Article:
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Drug interactions between Ocella and spironolactone

Results for the following 2 drugs:
Ocella (drospirenone/ethinyl estradiol)
spironolactone

Interactions between your drugs

Moderate

spironolactone drospirenone

Applies to: spironolactone and Ocella (drospirenone / ethinyl estradiol)

Using drospirenone together with spironolactone may increase potassium levels in the blood. High levels of potassium can develop into a condition known as hyperkalemia, which in severe cases can lead to kidney failure, muscle paralysis, irregular heart rhythm, and cardiac arrest. You may be more likely to develop hyperkalemia while using these medications if you are elderly, dehydrated, or have kidney disease, diabetes, or advanced heart failure. Regular or long-term use of nonsteroidal anti-inflammatory drugs such as ibuprofen or naproxen (Aleve) may also increase your risk. It is important that you maintain adequate fluid intake during treatment with these medications, especially if you are using them for prolonged periods. In addition, talk to your doctor to see if you should limit consumption of potassium-rich foods such as tomatoes, raisins, figs, potatoes, lima beans, bananas, plantains, papayas, pears, cantaloupes, mangoes, and potassium-containing salt substitutes. You may need a dose adjustment or more frequent monitoring by your doctor to safely use both medications. You should seek medical attention if you experience nausea, vomiting, weakness, confusion, tingling of the hands and feet, feelings of heaviness in the legs, a weak pulse, or a slow or irregular heartbeat, as these may be symptoms of hyperkalemia. It is important to tell your doctor about all other medications you use, including vitamins and herbs. Do not stop using any medications without first talking to your doctor.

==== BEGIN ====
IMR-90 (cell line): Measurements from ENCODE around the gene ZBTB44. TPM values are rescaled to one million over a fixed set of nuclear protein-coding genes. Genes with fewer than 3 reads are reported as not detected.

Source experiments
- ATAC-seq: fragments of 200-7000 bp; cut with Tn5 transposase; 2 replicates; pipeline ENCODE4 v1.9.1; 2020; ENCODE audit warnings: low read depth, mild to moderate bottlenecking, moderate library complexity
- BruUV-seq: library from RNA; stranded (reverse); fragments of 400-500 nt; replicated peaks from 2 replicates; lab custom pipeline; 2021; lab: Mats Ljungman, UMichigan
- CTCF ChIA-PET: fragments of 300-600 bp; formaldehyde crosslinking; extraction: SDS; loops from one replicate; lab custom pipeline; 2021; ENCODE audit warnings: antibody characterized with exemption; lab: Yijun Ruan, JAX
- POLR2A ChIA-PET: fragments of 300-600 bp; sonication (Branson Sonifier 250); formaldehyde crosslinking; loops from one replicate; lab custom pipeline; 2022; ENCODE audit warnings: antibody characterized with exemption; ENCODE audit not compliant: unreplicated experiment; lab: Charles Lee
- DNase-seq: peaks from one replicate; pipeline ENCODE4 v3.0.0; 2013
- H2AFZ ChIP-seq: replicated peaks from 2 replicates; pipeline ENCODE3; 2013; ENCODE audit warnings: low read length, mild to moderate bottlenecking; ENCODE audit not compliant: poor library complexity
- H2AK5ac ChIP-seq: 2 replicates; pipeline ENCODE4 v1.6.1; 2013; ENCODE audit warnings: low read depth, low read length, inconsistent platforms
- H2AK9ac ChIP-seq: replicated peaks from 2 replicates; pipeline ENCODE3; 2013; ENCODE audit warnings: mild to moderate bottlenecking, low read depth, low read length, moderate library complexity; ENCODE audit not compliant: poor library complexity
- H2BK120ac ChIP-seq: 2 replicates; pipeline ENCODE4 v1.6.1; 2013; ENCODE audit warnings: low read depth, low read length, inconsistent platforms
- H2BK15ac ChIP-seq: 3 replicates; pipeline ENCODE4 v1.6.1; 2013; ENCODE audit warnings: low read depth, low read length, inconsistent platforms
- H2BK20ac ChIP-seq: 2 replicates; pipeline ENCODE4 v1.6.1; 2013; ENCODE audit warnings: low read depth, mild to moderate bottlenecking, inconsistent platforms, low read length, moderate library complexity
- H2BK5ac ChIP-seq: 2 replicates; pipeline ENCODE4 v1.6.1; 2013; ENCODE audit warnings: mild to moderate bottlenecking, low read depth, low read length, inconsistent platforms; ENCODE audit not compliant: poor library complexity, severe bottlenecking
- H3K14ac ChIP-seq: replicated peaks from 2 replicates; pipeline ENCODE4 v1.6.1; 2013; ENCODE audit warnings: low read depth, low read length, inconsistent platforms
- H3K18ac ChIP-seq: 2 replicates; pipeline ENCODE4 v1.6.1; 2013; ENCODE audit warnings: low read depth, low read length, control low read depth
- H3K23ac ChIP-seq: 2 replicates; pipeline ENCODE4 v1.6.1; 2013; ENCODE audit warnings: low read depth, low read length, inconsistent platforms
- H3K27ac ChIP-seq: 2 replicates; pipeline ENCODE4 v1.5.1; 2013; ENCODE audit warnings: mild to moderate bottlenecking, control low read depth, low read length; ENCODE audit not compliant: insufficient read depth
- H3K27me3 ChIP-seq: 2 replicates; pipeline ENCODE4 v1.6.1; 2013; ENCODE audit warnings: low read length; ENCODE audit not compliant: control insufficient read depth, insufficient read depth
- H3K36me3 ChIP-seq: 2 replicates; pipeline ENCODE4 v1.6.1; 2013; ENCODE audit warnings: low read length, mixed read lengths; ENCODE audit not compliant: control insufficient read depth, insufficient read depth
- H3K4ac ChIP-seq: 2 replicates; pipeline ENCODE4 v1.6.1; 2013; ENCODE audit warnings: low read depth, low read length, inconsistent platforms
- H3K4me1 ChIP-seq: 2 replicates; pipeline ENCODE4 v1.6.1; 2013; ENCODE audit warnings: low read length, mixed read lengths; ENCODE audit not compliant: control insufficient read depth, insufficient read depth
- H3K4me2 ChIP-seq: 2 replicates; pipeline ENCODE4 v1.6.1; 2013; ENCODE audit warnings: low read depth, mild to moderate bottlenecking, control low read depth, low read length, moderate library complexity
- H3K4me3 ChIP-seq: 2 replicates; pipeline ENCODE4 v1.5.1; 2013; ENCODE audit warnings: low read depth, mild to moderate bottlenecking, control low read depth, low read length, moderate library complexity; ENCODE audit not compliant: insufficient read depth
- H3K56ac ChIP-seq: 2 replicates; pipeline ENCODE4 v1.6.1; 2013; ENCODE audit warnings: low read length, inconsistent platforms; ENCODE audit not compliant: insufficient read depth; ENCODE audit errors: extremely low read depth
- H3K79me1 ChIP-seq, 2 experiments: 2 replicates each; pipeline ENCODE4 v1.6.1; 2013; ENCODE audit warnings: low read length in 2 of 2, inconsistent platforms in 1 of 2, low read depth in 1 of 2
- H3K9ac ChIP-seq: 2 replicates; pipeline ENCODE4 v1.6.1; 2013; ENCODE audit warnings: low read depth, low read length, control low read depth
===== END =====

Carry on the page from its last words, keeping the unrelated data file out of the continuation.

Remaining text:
Switch to professional interaction data

Drug and food interactions

Minor

ethinyl estradiol food

Applies to: Ocella (drospirenone / ethinyl estradiol)

Consumer information for this minor interaction is not currently available. Some minor drug interactions may not be clinically relevant in all patients. Minor drug interactions do not usually cause harm or require a change in therapy. However, your healthcare provider can determine if adjustments to your medications are needed.

For clinical details see professional interaction data.

Therapeutic duplication warnings

Therapeutic duplication is the use of more than one medicine from the same drug category or therapeutic class to treat the same condition. This can be intentional in cases where drugs with similar actions are used together for demonstrated therapeutic benefit. It can also be unintentional in cases where a patient has been treated by more than one doctor, or had prescriptions filled at more than one pharmacy, and can have potentially adverse consequences.

Duplication

Potassium sparing diuretics

Therapeutic duplication

The recommended maximum number of medicines in the 'potassium sparing diuretics' category to be taken concurrently is usually one. Your list includes two medicines belonging to the 'potassium sparing diuretics' category:

  • Ocella (drospirenone/ethinyl estradiol)
  • spironolactone

Note: The benefits of taking this combination of medicines may outweigh any risks associated with therapeutic duplication. This information does not take the place of talking to your doctor. Always check with your healthcare provider to determine if any adjustments to your medications are needed.

Drug Interaction Classification

The classifications below are a guideline only. The relevance of a particular drug interaction to a specific patient is difficult to determine using this tool alone given the large number of variables that may apply.
Major Highly clinically significant. Avoid combinations; the risk of the interaction outweighs the benefit.
Moderate Moderately clinically significant. Usually avoid combinations; use it only under special circumstances.
Minor Minimally clinically significant. Minimize risk; assess risk and consider an alternative drug, take steps to circumvent the interaction risk and/or institute a monitoring plan.
Unknown No information available.

Do not stop taking any medications without consulting your healthcare provider.

Further information

Always consult your healthcare provider to ensure the information displayed on this page applies to your personal circumstances.

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